17. 17. Normal Chi-Square Goodness-of-Fit Test • Two parameters, m and s, fully describe the normal distribution. • Unless m and s are know a priori, they must be estimated from a sample by using x and s. • Using these statistics, the chi-square goodness-of-fit test can be used. Normal Data Generating Situations
  18. 18. Normal Chi-Square Goodness-of-Fit Test • Transform the sample observations x1, x2, …, xn into standardized values. • Count the sample observations fj within intervals of the form and compare them with the known frequencies ej based on the normal distribution. Method 1: Standardizing the Data x + ks
  19. 19. Normal Chi-Square Goodness-of-Fit Test Method 1: Standardizing the Data Advantage is a standardized scale. Disadvantage is that data are no longer in the original units. Figure 15.14
  20. 20. • The chi-square test is unreliable if the expected frequencies are too small. • Rules of thumb: • Cochran’s Rule requires that ejk > 5 for all cells. • Up to 20% of the cells may have ejk < 5 Small Expected Frequencies • Most agree that a chi-square test is infeasible if ejk < 1 in any cell. • If this happens, try combining adjacent rows to enlarge the expected frequencies.
  21. 21. Chi-Square Test for Independence • A contingency table is a cross-tabulation of n paired observations into categories. • Each cell shows the count of observations that fall into the category defined by its row (r) and column (c) heading. Contingency Tables A B
  22. 22. Chi-Square Test for Independence • For example: Contingency Tables Table 15.1
  23. 23. Chi-Square Test for Independence • In a test of independence for an r x c contingency table, the hypotheses are H0: Variable A is independent of variable B H1: Variable A is not independent of variable B • Use the chi-square test for independence to test these hypotheses. • This non-parametric test is based on frequencies. • The n data pairs are classified into c columns and r rows and then the observed frequency fjk is compared with the expected frequency ejk. Chi-Square Test
  24. 24. Chi-Square Test for Independence • In a test of independence for an r x c contingency table, the hypotheses are H0: Variable A is independent of variable B H1: Variable A is not independent of variable B H0: There is no relationship between the variables. H1: There is a relationship between the variables. • If two categorical variables are related, it means the chance that an individual falls into a particular category for one variable depends upon the particular category they fall into for the other variable. Chi-Square Test
  25. 25. Chi-Square Test for Independence • The critical value comes from the chi-square probability distribution with n degrees of freedom. n = degrees of freedom = (r – 1)(c – 1) where r = number of rows in the table c = number of columns in the table • Appendix E contains critical values for right-tail areas of the chi-square distribution. • The mean of a chi-square distribution is n with variance 2n. Chi-Square Distribution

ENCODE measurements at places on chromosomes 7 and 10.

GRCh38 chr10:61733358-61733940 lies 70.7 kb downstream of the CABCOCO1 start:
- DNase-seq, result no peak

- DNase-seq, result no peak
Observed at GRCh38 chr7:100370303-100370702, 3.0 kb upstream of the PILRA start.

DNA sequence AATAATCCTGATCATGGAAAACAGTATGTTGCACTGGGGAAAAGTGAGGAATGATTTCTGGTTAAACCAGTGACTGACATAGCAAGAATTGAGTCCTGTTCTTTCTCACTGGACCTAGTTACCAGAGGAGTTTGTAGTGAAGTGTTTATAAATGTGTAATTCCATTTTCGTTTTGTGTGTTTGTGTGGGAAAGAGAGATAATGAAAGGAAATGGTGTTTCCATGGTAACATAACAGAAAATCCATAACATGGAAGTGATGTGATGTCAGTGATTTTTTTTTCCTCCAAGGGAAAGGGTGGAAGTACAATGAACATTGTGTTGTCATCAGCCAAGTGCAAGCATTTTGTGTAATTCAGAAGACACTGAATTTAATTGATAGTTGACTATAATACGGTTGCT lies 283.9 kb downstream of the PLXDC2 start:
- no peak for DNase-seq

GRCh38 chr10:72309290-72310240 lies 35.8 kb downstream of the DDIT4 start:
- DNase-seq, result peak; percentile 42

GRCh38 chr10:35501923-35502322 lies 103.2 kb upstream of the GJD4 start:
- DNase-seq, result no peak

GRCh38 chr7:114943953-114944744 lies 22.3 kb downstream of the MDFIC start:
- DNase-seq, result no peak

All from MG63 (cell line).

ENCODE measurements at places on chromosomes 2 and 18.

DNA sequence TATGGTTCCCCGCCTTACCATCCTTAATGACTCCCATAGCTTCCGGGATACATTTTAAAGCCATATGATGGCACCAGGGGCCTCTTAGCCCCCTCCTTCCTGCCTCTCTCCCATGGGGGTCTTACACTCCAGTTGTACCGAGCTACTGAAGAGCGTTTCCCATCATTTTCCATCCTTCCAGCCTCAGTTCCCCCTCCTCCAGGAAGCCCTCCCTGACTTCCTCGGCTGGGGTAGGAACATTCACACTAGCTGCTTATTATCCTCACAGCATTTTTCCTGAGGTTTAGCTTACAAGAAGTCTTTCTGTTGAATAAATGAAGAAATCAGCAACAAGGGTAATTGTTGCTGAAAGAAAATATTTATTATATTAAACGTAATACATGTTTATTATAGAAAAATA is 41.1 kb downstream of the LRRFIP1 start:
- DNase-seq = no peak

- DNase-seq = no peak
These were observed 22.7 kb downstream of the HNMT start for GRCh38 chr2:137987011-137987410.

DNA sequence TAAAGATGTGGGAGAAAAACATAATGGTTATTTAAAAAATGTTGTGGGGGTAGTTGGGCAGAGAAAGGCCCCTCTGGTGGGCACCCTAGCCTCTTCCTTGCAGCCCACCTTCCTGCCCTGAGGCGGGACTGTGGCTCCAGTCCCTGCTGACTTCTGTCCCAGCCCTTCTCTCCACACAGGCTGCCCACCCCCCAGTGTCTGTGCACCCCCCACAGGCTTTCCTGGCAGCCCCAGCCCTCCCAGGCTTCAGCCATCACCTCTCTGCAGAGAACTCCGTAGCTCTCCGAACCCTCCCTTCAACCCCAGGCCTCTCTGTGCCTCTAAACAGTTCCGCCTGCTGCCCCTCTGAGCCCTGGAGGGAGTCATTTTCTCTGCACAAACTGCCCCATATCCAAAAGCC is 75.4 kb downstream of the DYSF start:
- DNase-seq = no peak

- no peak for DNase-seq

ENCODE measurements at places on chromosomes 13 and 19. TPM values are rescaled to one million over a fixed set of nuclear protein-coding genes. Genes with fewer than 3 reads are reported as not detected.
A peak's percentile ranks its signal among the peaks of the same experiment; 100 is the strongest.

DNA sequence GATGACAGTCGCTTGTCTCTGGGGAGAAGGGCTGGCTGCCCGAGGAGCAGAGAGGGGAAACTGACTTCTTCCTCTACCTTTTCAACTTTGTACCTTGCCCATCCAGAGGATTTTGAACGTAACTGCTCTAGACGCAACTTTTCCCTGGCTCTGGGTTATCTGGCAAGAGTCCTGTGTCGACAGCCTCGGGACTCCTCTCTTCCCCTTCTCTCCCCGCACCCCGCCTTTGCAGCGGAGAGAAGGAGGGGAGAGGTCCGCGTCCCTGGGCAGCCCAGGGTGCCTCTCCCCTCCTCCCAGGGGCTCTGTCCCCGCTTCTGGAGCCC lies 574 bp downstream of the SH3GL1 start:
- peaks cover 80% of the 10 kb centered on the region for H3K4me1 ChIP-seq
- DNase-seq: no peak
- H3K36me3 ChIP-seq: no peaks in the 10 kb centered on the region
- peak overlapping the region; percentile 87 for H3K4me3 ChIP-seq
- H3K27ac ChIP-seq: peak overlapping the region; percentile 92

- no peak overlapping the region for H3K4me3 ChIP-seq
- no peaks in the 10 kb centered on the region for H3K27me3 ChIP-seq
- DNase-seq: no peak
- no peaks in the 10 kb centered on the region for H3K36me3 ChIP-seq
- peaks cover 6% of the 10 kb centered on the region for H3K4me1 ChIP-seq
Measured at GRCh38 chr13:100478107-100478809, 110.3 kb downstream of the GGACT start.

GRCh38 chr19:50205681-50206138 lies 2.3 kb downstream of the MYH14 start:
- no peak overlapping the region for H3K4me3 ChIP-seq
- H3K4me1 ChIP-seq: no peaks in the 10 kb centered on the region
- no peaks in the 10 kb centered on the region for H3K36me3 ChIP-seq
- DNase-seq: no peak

26. 26. Chi-Square Test for Independence • Assuming that H0 is true, the expected frequency of row j and column k is: ejk = RjCk/n where Rj = total for row j (j = 1, 2, …, r) Ck = total for column k (k = 1, 2, …, c) n = sample size Expected Frequencies
  27. 27. Chi-Square Test for Independence • Step 1: State the Hypotheses H0: Variable A is independent of variable B H1: Variable A is not independent of variable B • Step 2: Specify the Decision Rule Calculate n = (r – 1)(c – 1) For a given a, look up the right-tail critical value (c2 R) from Appendix E or by using Excel. Reject H0 if c2 R > test statistic. Steps in Testing the Hypotheses
  28. 28. Chi-Square Test for Independence • For example, for n = 6 and a = .05, c2 .05 = 12.59. Steps in Testing the Hypotheses
  29. 29. Chi-Square Test for Independence • Here is the rejection region. Steps in Testing the Hypotheses Figure 15.3
  30. 30. Chi-Square Test for Independence • Step 3: Calculate the Expected Frequencies ejk = RjCk/n • For example, Steps in Testing the Hypotheses
  31. 31. Chi-Square Test for Independence • The chi-square test is unreliable if the expected frequencies are too small. • Rules of thumb: • Cochran’s Rule requires that ejk > 5 for all cells. • Up to 20% of the cells may have ejk < 5 Small Expected Frequencies • Most agree that a chi-square test is infeasible if ejk < 1 in any cell. • If this happens, try combining adjacent rows or columns to enlarge the expected frequencies.
  32. 32. Chi-Square Test for Independence • Chi-square tests for independence can also be used to analyze quantitative variables by coding them into categories. Cross-Tabulating Raw Data For example, the variables Infant Deaths per 1,000 and Doctors per 100,000 can each be coded into various categories:

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    Jul. 16, 2021

chi square test Goodness of fit Independence